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  34.  5
    Identity, personhood and the law: a response to Ashcroft and McGee.C. Foster & J. Herring - 2017 - Journal of Medical Ethics Recent Issues 44 (1):73-74.
    We are very grateful to Richard Ashcroft 1 and Andrew McGee 2 for their thoughtful and articulate criticisms of our views. 3 Ashcroft has disappointingly low aspirations for the law. Of course he is right to say that the law is not a ‘self-sufficient, integrated and self-interpreting system of doctrine’. The law is often philosophically incoherent and internally contradictory. But it does not follow from this that all areas of the law are philosophically unsatisfactory. And if that were true, the (...)
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  35.  16
    Corporate Personhood and the Corporate Responsibility to Race.Nneka Logan - 2019 - Journal of Business Ethics 154 (4):977-988.
    Often overlooked in studies of the corporation is the recognition that the modern corporate form and its power are rooted in the issue of race, and more specifically, in racial oppression. The racialized roots of the corporation become exposed when we acknowledge the significance of slavery and the Fourteenth Amendment to the evolution of the corporate form along with the discriminatory role corporations have traditionally played in shaping race relations in the U.S. This article draws upon several theoretical perspectives, primarily (...)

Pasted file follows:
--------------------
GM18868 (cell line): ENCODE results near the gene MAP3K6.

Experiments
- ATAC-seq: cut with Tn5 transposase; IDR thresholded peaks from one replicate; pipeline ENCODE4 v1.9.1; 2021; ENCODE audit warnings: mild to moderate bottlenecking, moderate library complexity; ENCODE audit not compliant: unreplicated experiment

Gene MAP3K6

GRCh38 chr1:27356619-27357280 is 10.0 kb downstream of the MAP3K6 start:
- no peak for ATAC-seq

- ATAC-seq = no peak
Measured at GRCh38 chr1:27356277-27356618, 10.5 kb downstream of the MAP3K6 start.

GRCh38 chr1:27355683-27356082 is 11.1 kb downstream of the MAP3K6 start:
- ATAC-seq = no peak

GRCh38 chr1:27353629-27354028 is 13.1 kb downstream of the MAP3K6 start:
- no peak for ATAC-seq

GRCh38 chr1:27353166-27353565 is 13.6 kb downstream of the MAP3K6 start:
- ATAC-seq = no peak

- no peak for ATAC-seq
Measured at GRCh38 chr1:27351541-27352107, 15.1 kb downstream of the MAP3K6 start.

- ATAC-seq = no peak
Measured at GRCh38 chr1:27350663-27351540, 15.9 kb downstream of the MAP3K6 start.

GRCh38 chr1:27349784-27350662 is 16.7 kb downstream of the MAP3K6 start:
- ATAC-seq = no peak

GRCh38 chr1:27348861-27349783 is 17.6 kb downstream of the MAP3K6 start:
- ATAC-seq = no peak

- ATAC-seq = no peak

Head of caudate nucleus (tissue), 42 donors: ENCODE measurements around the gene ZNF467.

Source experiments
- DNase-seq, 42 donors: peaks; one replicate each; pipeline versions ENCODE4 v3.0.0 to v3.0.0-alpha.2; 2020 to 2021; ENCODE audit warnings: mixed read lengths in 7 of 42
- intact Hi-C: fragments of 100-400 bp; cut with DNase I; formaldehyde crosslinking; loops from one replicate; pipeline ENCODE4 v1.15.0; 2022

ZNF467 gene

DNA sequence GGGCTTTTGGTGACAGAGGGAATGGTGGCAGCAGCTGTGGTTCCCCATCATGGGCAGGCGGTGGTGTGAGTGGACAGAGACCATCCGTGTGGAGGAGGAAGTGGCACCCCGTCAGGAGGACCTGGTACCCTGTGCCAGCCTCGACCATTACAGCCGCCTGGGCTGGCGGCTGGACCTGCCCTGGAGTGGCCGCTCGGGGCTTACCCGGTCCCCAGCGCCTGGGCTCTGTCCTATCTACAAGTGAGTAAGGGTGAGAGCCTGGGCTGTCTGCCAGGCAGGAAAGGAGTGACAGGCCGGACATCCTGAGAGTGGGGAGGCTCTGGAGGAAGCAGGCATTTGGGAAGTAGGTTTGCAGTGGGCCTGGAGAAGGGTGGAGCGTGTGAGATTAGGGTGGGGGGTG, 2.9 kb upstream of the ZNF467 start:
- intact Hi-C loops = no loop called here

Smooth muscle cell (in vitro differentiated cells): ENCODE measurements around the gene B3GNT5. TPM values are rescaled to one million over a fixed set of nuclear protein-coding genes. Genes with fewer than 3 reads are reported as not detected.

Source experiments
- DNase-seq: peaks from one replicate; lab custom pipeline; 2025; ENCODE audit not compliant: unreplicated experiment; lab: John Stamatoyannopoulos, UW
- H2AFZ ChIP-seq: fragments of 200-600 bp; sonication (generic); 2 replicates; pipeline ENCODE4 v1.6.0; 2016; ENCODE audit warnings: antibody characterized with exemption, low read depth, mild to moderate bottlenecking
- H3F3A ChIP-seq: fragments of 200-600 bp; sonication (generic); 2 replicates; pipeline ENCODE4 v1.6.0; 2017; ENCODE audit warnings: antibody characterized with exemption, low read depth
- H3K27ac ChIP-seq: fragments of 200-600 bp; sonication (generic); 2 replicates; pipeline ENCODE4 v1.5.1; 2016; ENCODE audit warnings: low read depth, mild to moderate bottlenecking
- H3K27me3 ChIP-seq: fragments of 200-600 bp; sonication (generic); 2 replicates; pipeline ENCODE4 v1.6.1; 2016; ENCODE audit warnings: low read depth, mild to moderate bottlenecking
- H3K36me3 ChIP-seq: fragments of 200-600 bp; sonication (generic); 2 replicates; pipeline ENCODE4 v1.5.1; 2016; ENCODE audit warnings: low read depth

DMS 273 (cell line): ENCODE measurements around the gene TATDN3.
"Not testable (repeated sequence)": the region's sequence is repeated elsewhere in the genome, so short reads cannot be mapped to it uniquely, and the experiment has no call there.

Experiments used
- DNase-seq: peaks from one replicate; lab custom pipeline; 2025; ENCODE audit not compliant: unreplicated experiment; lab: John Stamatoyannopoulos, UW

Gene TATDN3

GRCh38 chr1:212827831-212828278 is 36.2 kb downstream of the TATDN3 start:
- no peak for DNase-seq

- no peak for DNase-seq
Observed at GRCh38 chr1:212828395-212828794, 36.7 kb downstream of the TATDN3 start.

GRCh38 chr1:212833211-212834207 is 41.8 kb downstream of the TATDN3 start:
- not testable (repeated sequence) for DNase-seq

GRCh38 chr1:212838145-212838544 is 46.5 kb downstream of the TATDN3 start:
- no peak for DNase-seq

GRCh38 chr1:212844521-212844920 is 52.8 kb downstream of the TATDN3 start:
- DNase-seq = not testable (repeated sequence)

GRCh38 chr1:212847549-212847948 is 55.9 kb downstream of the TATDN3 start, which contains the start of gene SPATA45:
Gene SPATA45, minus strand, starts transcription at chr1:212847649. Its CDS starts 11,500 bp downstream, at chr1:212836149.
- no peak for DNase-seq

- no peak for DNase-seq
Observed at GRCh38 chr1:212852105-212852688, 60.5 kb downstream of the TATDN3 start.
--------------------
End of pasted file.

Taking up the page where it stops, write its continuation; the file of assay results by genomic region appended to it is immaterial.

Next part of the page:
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  36.  96
    Humanness, Personhood, and the Right to Die.J. P. Moreland - 1995 - Faith and Philosophy 12 (1):95-112.
    A widely adopted approach to end-of-life ethical questions fails to make explicit certain crucial metaphysical ideas entailed by it and when those ideas are clarified, then it can be shown to be inadequate. These metaphysical themes cluster around the notions of personal identity, personhood and humanness, and the metaphysics of substance. In order to clarify and critique the approach just mentioned, I focus on the writings of Robert N. Wennberg as a paradigm case by, first, stating his views of (...)
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  37.  79
    Personhood and the Conception Event.Robert E. Joyce - 1978 - New Scholasticism 52 (1):97-109.
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  38. Dimensions of Personhood.Heikki Ikäheimo & Arto Laitinen - 2007 - Journal of Consciousness Studies 14 (5-6):6-16.